out loss of habitat in other industrial areas. Seattle City LIght, Washington Department of
Fish and Wildlife, and local residents are tracking several species in recovery or species
at risk including peregrine falcons, eagles, fishers, lynx, red fox, and wolves. Mature
trees in the proposed development area show potential for spotted owl habitat yet
potential effects to such habitat is not even considered in the quarry proposal or the
SEPA checklist, nor has a spotted owl survey been conducted. All five species of
anadromous salmon spawn in the Skagit River, downslope of the proposed quarry site.
Potential impacts of a mining operation to these recovery efforts are unknown and of
great interest to the Skagit Fisheries Enhancement Group who worked in partnership
with Skagit County on successful and award-winning restoration on Illabot Creek.
8. The Sound Analysis recommends noise mitigation via a 12 foot berm (Level I) or 20 foot
berm with restricted operation hours (Level II). The Mitigation Plan ignores Level II
mitigation and identifies Level I or delaying daytime operations by one hour - an option
that is not a stand alone measure recommended by the Sound Analysis. In other words,
the Mitigation Plan provides the option to ignore the findings of the Sound Analysis. It is
also unclear how a 12 foot or even a 20 foot berm will mitigate noise sources 600 or
more feet above the berm. Further, the hours of operation as included in the Special
Use Permit application do not reflect the mitigation recommendations in Mitigation Plan
or the Sound Analysis report.
9. Although the applicant mentions the possibility of night operations (which we strongly
oppose) they make no mention of lighting nor reducing glare and light pollution from the
site. On a ridge above the valley bottom, bright lights from moving vehicles and
stationary lighting would be quite difficult to mitigate.
These numerous concerns amply demonstrate the need for an EIS to properly study the noise
effects of the mining operation.
The applicant contends that the quarry would not create undue vibration that contravened the
limitation in SCC 14.16.900 (1)(b)(v)(C), however their study is incomplete and deficient in that
they do not consider the following:
1. Vibration from two large drill rigs drilling 5”, 40’ deep holes in solid bedrock.
2. Vibration from Komatsu 2000 front shovel handling extremely large rock (28 tons or
greater) at the top of the rock face, dropping them onto the bedrock, dropping them onto
the loading piles, and dropping them into the off- road dumptrucks
3. Vibration from large off-road and on-road hauling trucks.
4. Vibration from rockfall during blasting
5. Blasting within ¼ mile of current and future suitable northern spotted owl and marbled
murrelet habitat could result in “take” of these Threatened species and Critical Habitat as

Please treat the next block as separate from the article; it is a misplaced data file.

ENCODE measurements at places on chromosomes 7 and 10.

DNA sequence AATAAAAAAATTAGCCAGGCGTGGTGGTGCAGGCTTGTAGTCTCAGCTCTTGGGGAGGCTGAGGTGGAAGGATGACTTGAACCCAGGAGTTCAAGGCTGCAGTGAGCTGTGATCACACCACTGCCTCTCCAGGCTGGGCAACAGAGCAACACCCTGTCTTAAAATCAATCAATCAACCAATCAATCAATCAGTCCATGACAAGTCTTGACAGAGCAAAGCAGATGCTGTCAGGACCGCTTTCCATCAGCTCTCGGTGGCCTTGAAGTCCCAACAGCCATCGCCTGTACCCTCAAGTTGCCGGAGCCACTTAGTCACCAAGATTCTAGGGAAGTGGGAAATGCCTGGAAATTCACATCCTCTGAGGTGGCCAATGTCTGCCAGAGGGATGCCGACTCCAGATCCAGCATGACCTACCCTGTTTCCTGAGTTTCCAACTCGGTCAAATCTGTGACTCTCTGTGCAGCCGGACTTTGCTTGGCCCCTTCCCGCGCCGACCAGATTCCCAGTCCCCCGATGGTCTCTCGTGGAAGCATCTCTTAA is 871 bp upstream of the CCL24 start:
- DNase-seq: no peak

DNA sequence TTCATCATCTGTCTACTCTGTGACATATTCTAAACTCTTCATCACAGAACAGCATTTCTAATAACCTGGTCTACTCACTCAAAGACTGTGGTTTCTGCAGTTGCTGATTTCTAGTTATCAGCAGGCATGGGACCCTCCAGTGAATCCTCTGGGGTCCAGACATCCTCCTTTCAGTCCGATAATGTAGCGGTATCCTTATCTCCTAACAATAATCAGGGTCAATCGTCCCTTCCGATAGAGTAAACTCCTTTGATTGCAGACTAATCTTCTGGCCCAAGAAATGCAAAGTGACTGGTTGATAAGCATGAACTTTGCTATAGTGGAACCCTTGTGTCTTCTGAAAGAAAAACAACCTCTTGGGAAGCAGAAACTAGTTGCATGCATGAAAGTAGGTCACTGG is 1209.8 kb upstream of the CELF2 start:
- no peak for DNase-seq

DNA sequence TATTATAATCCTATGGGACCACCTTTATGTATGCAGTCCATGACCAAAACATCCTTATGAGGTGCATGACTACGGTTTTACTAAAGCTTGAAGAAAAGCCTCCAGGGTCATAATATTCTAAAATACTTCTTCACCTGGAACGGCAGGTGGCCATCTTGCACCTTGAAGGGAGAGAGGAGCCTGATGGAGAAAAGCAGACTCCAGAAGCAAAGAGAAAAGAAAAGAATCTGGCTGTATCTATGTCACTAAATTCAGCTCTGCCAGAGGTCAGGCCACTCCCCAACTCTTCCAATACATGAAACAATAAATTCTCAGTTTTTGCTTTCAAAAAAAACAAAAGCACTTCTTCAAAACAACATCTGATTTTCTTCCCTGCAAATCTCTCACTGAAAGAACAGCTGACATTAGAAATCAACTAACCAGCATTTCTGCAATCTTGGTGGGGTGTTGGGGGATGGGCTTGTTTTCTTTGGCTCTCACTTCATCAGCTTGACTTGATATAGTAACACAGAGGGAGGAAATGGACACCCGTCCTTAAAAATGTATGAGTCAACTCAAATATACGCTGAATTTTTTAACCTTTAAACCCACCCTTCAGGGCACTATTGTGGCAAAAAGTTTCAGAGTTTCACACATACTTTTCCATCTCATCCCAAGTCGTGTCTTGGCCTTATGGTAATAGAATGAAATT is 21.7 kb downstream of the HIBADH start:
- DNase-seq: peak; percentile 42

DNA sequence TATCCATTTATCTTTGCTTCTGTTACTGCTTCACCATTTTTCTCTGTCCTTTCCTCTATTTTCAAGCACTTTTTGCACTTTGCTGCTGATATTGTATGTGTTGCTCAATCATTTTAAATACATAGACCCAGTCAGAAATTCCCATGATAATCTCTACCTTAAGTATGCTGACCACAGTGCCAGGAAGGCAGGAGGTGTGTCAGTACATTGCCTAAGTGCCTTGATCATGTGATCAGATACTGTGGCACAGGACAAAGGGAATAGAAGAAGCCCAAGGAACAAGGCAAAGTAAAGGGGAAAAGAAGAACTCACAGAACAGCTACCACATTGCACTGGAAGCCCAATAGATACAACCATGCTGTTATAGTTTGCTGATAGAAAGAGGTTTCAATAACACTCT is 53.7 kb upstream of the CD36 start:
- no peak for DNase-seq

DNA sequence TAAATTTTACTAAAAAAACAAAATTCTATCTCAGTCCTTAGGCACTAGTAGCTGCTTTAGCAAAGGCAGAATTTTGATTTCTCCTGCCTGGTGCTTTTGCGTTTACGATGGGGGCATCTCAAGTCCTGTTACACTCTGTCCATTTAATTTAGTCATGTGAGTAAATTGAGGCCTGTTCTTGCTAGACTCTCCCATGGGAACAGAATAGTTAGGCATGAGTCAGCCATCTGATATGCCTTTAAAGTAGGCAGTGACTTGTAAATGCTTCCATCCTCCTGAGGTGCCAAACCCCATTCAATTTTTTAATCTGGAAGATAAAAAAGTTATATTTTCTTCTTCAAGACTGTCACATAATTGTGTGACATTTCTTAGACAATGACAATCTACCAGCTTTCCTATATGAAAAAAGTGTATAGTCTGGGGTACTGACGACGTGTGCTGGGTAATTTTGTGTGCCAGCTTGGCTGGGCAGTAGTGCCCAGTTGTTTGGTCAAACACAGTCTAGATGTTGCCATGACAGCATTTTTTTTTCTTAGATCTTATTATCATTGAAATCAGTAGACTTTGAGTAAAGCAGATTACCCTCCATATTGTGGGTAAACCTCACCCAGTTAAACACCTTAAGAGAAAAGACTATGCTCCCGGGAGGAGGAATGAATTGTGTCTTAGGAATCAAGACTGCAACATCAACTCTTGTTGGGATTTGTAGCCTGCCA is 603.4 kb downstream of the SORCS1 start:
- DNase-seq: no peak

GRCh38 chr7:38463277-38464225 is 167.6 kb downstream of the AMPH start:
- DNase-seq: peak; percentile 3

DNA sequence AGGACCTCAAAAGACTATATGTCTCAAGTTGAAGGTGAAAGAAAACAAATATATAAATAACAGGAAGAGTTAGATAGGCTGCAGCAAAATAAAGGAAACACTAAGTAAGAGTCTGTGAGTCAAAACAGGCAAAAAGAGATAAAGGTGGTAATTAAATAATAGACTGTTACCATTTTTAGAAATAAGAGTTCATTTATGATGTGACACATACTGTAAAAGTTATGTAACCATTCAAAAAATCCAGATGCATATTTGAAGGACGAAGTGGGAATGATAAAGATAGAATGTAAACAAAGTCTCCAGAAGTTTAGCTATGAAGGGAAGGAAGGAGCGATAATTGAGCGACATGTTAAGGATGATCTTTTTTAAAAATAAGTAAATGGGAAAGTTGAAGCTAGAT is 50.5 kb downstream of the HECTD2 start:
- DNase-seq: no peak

they are protected by the Endangered Species Act of 1973 (particularly on parcels
P45307 and P45303). These species have particularly sensitive ears and the US Fish
and Wildlife Service has identified a ¼ mile buffer for blasting to arrive at a “may affect,
not likely to adversely affect” determination through Section 7 of the Endangered
These impacts must be studied in the EIS.
Undue Odor and Air Pollution
The applicant contends that the quarry would not create undue odors and air pollution that
contravened the limitation in SCC 14.16.900 (1)(b)(v)(C), however their study is incomplete and
1. A quick informal survey of residents that live in close proximity of the proposed quarry
indicated that they find the smell of diesel exhaust and spent powder from blasting caps
offensive. Such smells would be common to nearby residents in the adjacent RRv
district when carried via daily afternoon winds from the south in the summer and during
times of an inversion at the valley bottom that would trap and concentrate exhaust and
odors in the local vicinity.
2. The Skagit County “Performance Standards” as listed in SCC 14.16.840 are silent on
odor and air pollution. However, there are applicable state and federal requirements for
air pollution that should be addressed.
3. The SEPA Checklist does not appear to identify or evaluate the carbon emissions
required to construct a new 60-foot-wide mining road, mine 9.6 million cubic yards of
rock, and transport rock nearly 300 miles to the installation site. See SEPA Checklist, at
9-10. Given the Department of Ecology’s finding that transportation accounted for
42.5% of the state’s greenhouse gas emissions in 2015, and the Washington
legislature’s goal to reduce greenhouse gas emissions to 1990 levels by 2020, this
omission must be rectified.
4. Kiewit's Fugitive Dust Plan quotes environmental particulate regulations but gives no
information on the production of particulate matter resulting from blasting and or other
operations. They give wind data from the Marblemount Ranger Station but this valley
location is not representative of the operations site on the ridge especially if a large block
of timber is removed. How much fine particulate matter from blasting would not settle out